Thursday, May 19, 2016

Rostislav Ischenko — NATO Missile Shield Is Practically Guaranteeing a Russian First Strike

"Every General Staff relies on the fact that if the enemy's intentions are unclear they should be interpreted as aggressive (otherwise, they could be late to respond)"…
Under these circumstances, there is no time evaluate the situation and the intention. Anything that can be characterized as a threat of nuclear attack against Russia should cause intercontinental missiles to be launched immediately. Otherwise, there is a high chance that they would be destroyed at their sites.

The limited (after the reduction according to the INF) amount of carriers and warheads leave no hope that there will be enough missiles for an adequate response after any disarming strike.

This increases the risk of nuclear confrontation up to the level of the 1980’s, when it was the highest in the history of USSR - US relations, except for the two critical weeks of the Cuban Missile Crisis, from October 15th to 28th, 1962. (That crisis, by the way, was provoked by the deployment of American medium-range ballistic missiles Jupiter in Turkey.)
Do you feel safer?

Russia Insider
NATO Missile Shield Is Practically Guaranteeing a Russian First Strike 
Rostislav Ischenko RIA Novosti
Translated by Julia Rakhmetova and Rhod Mackenzie
The author is a famous Ukrainian former political analyst and diplomat forced to migrate to Russia following the Maidan coup. He is a columnist for the International Information Agency “Rossyia SegodnyaSee also
If the United States ever ends up stumbling into a major conventional or nuclear war with Russia, the culprit will likely be two military boondoggles that refused to die when their primary mission ended with the demise of the Soviet Union: NATO and the U.S. anti-ballistic missile (ABM) program.Consortium News
Escalations in a New Cold War
Jonathan Marshall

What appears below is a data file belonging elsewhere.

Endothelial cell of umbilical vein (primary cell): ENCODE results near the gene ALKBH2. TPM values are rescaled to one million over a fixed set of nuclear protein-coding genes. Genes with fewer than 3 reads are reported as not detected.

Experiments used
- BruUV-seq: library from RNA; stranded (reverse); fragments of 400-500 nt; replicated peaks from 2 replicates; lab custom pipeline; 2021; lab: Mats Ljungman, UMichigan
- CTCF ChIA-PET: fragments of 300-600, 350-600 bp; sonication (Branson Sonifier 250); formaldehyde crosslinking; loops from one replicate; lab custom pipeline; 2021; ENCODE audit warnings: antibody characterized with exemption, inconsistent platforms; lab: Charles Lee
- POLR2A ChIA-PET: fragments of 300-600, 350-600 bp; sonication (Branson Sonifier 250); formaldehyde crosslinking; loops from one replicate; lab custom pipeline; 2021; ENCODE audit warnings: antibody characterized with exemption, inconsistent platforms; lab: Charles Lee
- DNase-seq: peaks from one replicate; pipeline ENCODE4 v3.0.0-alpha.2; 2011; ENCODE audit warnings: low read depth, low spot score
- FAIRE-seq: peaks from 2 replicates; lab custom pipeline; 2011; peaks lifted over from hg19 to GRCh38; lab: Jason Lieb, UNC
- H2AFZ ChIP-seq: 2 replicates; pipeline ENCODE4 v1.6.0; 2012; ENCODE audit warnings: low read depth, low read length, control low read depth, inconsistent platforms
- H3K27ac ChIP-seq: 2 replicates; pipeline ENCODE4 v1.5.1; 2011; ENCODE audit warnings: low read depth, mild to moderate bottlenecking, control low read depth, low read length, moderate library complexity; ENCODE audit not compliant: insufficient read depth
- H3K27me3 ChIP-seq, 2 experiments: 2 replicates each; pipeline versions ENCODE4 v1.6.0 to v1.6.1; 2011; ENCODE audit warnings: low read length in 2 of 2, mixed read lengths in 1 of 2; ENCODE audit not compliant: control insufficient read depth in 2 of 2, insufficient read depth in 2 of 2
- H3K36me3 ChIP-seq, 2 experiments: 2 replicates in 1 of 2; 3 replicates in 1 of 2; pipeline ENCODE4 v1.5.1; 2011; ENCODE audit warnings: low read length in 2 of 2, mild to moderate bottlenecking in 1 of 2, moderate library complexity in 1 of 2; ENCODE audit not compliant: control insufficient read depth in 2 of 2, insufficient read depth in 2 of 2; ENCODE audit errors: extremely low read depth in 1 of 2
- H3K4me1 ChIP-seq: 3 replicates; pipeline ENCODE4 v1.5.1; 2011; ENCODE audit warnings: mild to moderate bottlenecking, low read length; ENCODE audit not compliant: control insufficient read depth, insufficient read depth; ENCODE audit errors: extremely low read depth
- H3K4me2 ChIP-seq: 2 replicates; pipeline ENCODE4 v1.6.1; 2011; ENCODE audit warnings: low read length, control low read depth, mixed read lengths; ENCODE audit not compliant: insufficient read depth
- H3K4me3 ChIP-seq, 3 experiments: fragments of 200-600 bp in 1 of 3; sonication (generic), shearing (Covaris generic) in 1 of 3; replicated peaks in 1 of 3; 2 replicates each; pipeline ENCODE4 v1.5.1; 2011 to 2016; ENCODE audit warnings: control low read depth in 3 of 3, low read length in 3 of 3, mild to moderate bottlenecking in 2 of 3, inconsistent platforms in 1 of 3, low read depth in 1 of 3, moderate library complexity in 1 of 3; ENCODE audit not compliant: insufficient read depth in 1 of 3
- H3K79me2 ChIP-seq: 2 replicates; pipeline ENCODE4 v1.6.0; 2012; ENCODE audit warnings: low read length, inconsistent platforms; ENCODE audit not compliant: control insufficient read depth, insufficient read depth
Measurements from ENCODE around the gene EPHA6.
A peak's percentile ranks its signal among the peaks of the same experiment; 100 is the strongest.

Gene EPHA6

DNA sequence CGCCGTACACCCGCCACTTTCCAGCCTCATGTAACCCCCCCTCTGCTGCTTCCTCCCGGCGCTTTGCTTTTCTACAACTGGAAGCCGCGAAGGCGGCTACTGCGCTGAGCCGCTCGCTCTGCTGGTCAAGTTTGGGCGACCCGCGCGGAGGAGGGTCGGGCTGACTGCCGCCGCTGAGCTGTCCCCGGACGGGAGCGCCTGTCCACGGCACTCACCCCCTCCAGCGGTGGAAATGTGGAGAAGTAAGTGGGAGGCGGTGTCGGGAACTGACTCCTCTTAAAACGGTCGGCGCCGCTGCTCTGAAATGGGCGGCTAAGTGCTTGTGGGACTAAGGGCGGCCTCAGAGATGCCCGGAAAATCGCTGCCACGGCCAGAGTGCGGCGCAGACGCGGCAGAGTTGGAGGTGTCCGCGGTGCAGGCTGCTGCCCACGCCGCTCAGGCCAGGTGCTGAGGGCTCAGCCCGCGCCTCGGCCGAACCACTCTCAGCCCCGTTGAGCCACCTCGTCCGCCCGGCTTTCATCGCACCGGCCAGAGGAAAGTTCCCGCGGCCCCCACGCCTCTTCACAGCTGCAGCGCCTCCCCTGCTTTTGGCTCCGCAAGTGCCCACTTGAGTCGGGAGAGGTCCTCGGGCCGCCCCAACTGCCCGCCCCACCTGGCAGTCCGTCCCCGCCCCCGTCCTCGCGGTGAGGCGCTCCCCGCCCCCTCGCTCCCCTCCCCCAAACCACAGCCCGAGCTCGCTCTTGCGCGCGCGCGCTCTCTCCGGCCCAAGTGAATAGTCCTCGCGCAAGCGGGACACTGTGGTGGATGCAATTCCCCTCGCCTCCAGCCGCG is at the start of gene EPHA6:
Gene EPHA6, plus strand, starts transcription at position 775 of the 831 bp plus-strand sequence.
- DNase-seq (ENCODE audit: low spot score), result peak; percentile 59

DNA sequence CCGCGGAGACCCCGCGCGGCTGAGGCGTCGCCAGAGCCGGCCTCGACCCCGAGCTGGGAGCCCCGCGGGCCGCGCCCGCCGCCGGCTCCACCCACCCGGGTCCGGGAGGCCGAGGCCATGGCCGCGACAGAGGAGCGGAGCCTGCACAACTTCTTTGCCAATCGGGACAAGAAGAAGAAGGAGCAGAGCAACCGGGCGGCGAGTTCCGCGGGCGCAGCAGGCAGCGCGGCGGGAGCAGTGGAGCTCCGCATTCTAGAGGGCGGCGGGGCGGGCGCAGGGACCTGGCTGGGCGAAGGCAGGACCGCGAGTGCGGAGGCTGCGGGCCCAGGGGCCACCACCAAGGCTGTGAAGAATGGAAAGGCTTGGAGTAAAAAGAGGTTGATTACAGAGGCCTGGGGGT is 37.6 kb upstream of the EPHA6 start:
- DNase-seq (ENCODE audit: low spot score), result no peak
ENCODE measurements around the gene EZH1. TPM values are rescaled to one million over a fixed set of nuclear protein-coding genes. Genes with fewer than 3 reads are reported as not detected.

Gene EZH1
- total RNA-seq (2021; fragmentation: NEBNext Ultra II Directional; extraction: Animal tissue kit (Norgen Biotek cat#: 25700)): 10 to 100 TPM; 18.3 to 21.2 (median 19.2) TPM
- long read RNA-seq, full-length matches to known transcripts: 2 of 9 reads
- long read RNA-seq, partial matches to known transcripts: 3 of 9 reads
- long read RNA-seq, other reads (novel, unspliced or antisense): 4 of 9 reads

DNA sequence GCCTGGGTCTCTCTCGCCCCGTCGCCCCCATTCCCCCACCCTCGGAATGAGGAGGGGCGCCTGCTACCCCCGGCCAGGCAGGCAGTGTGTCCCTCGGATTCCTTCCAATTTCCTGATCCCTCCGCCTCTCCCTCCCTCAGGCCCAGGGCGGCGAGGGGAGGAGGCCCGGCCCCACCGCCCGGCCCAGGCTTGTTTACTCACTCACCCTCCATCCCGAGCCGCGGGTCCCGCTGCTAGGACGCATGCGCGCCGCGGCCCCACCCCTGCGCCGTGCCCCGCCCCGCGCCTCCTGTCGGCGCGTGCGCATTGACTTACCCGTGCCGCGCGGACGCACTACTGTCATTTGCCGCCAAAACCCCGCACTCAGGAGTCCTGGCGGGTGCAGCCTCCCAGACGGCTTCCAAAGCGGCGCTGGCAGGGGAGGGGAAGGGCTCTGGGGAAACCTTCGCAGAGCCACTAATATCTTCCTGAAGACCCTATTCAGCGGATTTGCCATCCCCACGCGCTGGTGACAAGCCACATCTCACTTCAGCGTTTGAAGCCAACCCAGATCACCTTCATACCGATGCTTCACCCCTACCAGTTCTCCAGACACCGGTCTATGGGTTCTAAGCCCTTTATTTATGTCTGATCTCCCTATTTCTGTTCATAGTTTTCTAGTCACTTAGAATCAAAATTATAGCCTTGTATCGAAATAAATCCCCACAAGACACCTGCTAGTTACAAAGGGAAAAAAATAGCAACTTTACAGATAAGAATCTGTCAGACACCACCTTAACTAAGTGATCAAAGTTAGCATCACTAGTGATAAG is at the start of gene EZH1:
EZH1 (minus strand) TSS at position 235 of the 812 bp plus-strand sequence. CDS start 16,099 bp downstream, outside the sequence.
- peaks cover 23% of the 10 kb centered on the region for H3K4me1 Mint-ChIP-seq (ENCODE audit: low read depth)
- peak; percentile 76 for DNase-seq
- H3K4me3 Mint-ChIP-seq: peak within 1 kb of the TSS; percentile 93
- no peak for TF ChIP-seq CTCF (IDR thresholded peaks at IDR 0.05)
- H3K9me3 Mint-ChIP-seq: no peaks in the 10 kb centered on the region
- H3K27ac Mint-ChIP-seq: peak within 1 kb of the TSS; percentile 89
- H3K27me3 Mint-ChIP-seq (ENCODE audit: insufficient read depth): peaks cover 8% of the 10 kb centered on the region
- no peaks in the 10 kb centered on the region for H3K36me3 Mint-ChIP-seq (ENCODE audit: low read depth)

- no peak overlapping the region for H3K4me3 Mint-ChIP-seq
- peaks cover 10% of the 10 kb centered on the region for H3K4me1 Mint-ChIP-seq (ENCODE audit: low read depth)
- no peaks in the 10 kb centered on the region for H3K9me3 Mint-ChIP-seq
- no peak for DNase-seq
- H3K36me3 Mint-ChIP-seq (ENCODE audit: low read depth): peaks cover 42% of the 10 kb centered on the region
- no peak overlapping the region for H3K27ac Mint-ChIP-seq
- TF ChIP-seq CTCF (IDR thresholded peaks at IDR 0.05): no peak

Argues that the US and NATO needs to ramp up against a resurgent Russian military, in other words, a new Cold War and resultant arms race including nuclear.

Lexington Institute
Daniel Gouré


Kaivey said...

Are the people in Europe so deranged, are they just sheep? I've been debating with some libertarians online and I can't understand their mindset.

One was very upset by my comments, and I understood why. I was dismantling his whole world view. But why did he get this worked view? He could have high quality stare run health care, social security, and a state pension by abandoning libertarianism. The private sector would flourish under social democracy.

Some people don't think deeply. Putin based, Russia bad, China bad, this is what we are told. So bang, our whole world goes up in smoke. But nothing is worth that. China and Russia are both now capitalist states, so what's the problem?

Andrew Anderson said...

China and Russia are both now capitalist states, so what's the problem? Kalvey

Our (and theirs) usury based money system since it requires exponential growth so the interest can be paid?

Contrary to the "money must be debt crowd", shares in equity, common stock is a money form that allows but does not require growth, that shares rather concentrates wealth and power, that does not require government privilege as the current system does.

But why share when those with equity can instead use it to legally steal from the less so-called creditworthy?